Is it still of utility to run a full-blown LME modelling procedure when the visual inspections between the predictors and outcome variable are characterless?

I have been arguing that it makes little sense to invest more time and effort in using LME in such a case, since the goal is to discover which predictors have significant effects on the outcome but visually eyeballing the pairwise scatter plots indicates otherwise.

In greater detail, I have two predictors W and G and an outcome S2 in a longitudinal dataset; the time variable is called ACAGE, which is the individuals' ages. I am interested to see whether any of the two predictors influence S2 significantly.

I produced the scatter plots of mean S2 over ACAGE against W of individuals. In addition, instead of averaging S2 over ACAGE, I faceted by ACAGE in a second group of plots. I did the same also for G. Here is an example where S2 values constitute the y-axis and W the x-axis (I cannot show too much due to data privacy):

S2 vs W: S2 on the y-axis.

None of the plots showed patterns/candidate relationships between the independent and dependent variables. I am wondering whether it is wise to proceed to LME in this case, and I think it is not.


  • I have 484 subjects and 9 items
  • The subjects and items are crossed, not nested
  • The "best" model itself is still unspecified, but it is along the lines of S2 ~ G * W + (G*W | subject_id) + (G*W | item_id)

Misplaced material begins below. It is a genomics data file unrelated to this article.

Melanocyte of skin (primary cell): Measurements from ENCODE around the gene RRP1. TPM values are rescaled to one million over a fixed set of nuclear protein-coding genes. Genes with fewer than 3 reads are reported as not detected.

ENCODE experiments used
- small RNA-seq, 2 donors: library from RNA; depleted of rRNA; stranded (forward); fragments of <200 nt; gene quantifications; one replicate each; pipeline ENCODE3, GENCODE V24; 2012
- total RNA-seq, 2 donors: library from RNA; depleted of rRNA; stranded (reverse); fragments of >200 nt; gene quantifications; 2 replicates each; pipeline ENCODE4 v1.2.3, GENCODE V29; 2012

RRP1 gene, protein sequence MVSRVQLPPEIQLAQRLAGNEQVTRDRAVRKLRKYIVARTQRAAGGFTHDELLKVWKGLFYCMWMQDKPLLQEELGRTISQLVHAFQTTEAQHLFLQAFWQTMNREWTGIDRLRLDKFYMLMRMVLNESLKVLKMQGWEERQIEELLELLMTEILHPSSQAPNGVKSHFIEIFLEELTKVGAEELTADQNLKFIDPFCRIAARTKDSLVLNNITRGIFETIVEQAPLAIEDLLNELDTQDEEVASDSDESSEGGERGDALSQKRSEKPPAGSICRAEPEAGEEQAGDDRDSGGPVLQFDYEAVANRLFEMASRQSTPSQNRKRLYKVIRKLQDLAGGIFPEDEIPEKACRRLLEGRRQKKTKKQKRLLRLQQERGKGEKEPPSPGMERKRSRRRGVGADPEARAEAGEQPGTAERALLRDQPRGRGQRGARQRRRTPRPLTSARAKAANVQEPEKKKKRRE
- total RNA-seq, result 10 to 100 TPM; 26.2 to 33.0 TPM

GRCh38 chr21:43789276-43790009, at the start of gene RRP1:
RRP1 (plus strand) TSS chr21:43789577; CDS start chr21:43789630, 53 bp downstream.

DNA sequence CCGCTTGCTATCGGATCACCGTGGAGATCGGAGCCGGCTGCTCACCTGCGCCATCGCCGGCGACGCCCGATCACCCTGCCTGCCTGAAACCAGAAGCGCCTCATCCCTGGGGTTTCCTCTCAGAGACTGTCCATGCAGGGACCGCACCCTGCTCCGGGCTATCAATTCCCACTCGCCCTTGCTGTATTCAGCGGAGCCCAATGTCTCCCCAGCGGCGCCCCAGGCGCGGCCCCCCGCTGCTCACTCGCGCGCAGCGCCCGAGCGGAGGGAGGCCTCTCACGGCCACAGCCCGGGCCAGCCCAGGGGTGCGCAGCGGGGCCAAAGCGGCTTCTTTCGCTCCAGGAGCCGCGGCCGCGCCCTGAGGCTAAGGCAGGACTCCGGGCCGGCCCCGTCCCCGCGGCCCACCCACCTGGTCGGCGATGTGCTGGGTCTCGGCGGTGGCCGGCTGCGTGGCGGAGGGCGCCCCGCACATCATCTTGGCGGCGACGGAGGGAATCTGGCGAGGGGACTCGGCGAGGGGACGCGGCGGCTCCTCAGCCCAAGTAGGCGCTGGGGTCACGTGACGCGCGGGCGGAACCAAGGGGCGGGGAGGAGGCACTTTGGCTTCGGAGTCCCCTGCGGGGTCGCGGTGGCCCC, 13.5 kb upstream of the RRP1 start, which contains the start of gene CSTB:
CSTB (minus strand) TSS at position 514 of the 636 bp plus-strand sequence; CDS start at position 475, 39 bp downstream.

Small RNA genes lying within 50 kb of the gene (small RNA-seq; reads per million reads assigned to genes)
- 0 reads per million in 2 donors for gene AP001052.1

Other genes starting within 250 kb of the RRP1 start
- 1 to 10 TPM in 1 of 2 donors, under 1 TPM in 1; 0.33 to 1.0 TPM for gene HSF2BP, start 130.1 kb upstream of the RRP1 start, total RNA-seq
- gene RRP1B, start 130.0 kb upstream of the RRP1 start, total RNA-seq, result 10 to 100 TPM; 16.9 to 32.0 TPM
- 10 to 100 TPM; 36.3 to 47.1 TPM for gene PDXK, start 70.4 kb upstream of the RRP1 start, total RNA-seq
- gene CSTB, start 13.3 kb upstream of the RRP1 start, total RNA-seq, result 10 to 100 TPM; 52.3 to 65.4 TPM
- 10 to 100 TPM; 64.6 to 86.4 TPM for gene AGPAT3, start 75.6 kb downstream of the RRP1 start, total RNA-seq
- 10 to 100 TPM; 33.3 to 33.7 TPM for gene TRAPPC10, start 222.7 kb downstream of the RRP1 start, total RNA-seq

• $\begingroup$ What pairwise scatter plots have you inspected? Please provide more details about all the variables in your dataset. $\endgroup$ Commented Oct 19, 2020 at 9:36
  • $\begingroup$ I will edit the question accordingly $\endgroup$
    – Rafs
    Commented Oct 19, 2020 at 10:07
  • $\begingroup$ And what would be your proposed linear mixed model formula ? $\endgroup$ Commented Oct 19, 2020 at 10:32
  • $\begingroup$ I would build it gradually in a taxonomy of models, but to answer you and "keep it maximal", it's along the lines of S ~ G * W + (G*W | subject_id) + (G*W | item_id). I hope this answers your question. $\endgroup$
    – Rafs
    Commented Oct 19, 2020 at 10:40
  • $\begingroup$ So are subjects cossed with items ? Why isn't ACAGE in the formula ? $\endgroup$ Commented Oct 19, 2020 at 10:45

1 Answer 1


After some discussion in the comments, I don't think you can discard the idea of fitting a mixed model based on the plots that you have described.

The study design is reasonably complex and the proposed model:

S ~ G * W + (G*W | subject_id) + (G*W | item_id)

...is likewise quite complex. In order to discard the idea of fitting a mixed model you would need to establish that there is very little variation of the outcome within subjects and items. To destermine this from plots alone would mean plotting the outcome against covariates for every subject. Since you have 484 subjects, this is not really feasible. With 9 items it is feasible, but still, it is hard to see how you would determine that there is no variation, simply from inspecting such plots.

The best way forward in this situation is to fit the proposed model and if any of the variance components are close to zero, then consider removing them. The random structure of the proposed model is quite complex so it would not be surprising if it led to a singular fit. If so then you can follow the procedure in this answer:
How to simplify a singular random structure when reported correlations are not near +1/-1

  • 1
    $\begingroup$ Thanks, I updated the question to summarise the comments for convenience. I can confirm the singular fit occurs, so +1 for the additional resource. $\endgroup$
    – Rafs
    Commented Oct 19, 2020 at 13:46

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